The Mind Benders

The author's experience of Scientology stretches over a period of 14 years from when it was a little known and interesting form of psychotherapy, to September 1968 when he was declared an S.P. (Suppressive Person). This meant that he was considered 'Fair Game'. As Sir Elwyn Jones Q.C. said in the recent Scientology libel case, S.Ps. 'could be deprived of property or injured by any means by any Scientologist. He could be tricked, sued or lied to, or destroyed.' The direct cause of this action was the breakdown of the author's marriage and separation of his children.

Mr. Vosper, who was a senior official at the Scientology H.Q. at Saint Hill, East Grinstead, Sussex, believes that it is time for a close and accurate inspection of Scientology so that people know the full facts before they consider joining it.

This is less a book than a stick of dynamite. Never before has there been an inside report on Scientology. The public have, so far, only vague newspaper reports and rumours to put against the sophisticated propaganda of the Scientologists.

In Scientology, sometimes conveniently referred to as the Church of Scientology, the former science-fiction writer, L. Ron Hubbard has constructed a world-wide network of organisations in such a manner as '... to pull the society under us'. Meaning that his long-term goal is for the entirety of the human race to be controlled, albeit benevolently, by him and his followers.

Unlike other fads and eccentricities of the past, Scientology is not a purely comic subject that appeals to those who need some sort of belief. It is far more comprehensive and frequently harmful.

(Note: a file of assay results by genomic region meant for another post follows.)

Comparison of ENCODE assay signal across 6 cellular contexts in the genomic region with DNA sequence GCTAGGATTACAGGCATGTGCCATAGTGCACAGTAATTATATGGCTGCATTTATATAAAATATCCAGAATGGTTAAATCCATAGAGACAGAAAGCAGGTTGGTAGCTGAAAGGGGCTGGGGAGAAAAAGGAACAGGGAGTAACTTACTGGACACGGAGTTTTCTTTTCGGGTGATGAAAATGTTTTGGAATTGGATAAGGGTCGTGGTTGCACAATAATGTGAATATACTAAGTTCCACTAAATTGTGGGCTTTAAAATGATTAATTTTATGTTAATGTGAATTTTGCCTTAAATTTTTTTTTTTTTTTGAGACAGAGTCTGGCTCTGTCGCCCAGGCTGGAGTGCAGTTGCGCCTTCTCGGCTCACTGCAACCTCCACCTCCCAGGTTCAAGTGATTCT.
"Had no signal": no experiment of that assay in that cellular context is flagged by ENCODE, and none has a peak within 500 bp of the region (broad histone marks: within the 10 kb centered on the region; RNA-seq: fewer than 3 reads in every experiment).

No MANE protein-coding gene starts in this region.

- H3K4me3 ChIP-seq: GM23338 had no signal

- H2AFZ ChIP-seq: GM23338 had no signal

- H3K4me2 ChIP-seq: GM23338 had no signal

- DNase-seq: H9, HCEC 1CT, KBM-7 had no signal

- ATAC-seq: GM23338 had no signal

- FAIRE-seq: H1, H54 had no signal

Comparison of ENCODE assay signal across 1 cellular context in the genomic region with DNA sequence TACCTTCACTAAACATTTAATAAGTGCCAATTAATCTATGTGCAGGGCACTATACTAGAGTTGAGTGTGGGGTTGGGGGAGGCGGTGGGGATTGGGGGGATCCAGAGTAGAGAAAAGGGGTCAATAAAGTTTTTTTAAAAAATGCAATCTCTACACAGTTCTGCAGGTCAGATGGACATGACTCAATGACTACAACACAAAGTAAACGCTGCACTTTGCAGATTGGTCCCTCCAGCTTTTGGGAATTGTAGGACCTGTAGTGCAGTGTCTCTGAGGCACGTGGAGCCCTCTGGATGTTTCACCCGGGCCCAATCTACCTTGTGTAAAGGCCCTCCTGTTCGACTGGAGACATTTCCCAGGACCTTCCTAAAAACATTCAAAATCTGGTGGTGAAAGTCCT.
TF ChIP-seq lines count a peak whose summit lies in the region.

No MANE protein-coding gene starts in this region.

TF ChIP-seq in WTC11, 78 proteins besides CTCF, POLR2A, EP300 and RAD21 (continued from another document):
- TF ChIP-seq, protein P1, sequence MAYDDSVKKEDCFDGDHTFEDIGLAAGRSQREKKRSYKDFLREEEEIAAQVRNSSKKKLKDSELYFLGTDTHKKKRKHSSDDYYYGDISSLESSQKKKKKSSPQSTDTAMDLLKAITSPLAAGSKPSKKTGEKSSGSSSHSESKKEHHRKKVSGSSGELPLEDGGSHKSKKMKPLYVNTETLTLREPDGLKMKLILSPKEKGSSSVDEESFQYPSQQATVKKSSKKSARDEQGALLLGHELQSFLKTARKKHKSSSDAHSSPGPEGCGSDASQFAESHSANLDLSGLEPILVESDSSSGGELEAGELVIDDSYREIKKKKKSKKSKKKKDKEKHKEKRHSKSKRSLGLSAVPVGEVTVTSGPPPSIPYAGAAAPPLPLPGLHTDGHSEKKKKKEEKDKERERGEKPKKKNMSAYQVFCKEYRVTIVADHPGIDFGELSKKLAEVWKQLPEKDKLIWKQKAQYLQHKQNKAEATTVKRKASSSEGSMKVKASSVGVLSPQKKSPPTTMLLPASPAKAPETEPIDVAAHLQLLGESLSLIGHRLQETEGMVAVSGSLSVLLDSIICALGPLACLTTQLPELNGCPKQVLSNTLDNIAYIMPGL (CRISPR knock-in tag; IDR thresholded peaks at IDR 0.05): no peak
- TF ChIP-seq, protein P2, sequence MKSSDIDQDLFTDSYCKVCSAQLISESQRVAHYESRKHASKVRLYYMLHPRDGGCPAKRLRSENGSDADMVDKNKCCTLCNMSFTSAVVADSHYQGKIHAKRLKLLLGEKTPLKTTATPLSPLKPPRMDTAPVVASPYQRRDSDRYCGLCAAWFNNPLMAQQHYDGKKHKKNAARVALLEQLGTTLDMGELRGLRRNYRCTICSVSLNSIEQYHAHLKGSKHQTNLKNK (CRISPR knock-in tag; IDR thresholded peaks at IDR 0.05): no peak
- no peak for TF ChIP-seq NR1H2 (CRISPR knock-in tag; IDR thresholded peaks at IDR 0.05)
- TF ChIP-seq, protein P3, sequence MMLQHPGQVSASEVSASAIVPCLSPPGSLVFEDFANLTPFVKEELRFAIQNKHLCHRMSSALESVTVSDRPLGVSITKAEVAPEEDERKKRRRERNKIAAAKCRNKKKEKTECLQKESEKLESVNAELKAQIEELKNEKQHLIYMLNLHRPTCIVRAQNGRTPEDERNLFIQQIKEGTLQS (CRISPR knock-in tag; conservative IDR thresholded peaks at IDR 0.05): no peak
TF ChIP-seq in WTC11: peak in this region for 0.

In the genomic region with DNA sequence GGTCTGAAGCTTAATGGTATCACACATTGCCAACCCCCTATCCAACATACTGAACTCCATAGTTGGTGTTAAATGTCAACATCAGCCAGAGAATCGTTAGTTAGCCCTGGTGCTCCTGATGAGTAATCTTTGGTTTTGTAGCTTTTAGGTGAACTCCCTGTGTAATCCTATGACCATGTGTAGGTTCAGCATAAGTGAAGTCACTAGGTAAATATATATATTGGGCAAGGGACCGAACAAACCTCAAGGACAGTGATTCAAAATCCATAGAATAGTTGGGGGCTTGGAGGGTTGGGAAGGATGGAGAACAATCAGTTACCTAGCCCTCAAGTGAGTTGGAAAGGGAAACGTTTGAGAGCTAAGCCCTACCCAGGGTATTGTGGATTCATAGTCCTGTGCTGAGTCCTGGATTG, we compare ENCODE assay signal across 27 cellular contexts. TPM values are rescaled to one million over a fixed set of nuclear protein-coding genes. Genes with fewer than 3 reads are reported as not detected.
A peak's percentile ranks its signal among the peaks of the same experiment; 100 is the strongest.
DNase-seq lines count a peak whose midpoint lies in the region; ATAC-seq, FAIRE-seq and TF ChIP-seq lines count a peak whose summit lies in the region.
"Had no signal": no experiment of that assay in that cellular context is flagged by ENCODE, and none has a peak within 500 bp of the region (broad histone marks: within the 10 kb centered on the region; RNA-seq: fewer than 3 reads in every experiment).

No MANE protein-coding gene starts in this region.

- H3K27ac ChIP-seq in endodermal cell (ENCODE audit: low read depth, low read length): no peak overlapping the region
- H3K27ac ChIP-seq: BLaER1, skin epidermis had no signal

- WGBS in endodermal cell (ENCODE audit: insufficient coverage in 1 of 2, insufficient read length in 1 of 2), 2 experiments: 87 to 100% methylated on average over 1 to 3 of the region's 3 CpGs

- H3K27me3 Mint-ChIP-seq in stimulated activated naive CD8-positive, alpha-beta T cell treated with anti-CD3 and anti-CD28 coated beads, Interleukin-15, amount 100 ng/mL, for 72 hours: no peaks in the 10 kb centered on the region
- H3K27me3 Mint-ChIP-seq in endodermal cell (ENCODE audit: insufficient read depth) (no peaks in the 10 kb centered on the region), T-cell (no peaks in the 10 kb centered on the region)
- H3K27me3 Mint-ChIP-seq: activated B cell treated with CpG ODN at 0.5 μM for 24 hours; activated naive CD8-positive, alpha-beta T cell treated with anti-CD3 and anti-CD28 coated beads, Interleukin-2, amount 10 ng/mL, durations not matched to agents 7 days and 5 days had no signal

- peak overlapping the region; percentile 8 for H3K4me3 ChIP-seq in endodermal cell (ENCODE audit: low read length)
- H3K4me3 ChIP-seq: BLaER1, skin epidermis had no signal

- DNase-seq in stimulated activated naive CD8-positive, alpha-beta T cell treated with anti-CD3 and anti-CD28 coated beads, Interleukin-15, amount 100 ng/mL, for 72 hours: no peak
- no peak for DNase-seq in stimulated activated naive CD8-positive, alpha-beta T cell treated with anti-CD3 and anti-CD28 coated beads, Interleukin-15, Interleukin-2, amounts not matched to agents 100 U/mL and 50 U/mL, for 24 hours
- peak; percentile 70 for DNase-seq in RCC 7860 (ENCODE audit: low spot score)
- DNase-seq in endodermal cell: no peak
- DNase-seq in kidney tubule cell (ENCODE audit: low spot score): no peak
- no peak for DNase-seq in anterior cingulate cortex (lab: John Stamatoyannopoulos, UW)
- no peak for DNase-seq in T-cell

Scientology was founded by former science-fiction writer L. Ron Hubbard. It has grown into an international cult whose network of cells is devoted to 'pulling the society under us'.

At the end of the Sixties, Cyril Vosper was declared a SUPPRESSIVE PERSON to his fellow Scientologists, whereby he could be 'deprived of property or injured by any means by any Scientologist - tricked, sued or lied to, or destroyed'. Finally he was declared in a condition of ENEMY. His marriage broke down and he was separated from his children.

Vosper has struck back with this book. It immediately became subject to a writ from the Scientologists seeking to restrain its publication. After a bitter court action, the Scientologists have lost their case.

Cyril Vosper joined the Church of Scientology when it was still an eccentric, little-known form of psychotherapy in the mid-1950's. In later years he became a senior official at Scientology's British H.Q. in Saint Hill, East Grinstead, Sussex. All other biographical details of interest are in the author's work itself; in part a confession, in the main an individual's self-affirming act of resistance.

Researched to the last chilling detail, clinically authentic yet often ablaze with riotous observations on a world gone mad, the book you have in your hands is now "clear". Following the unsuccessful litigation against it, The Mind Benders invites you to participate in a (legally) mind-bending paperback experience.

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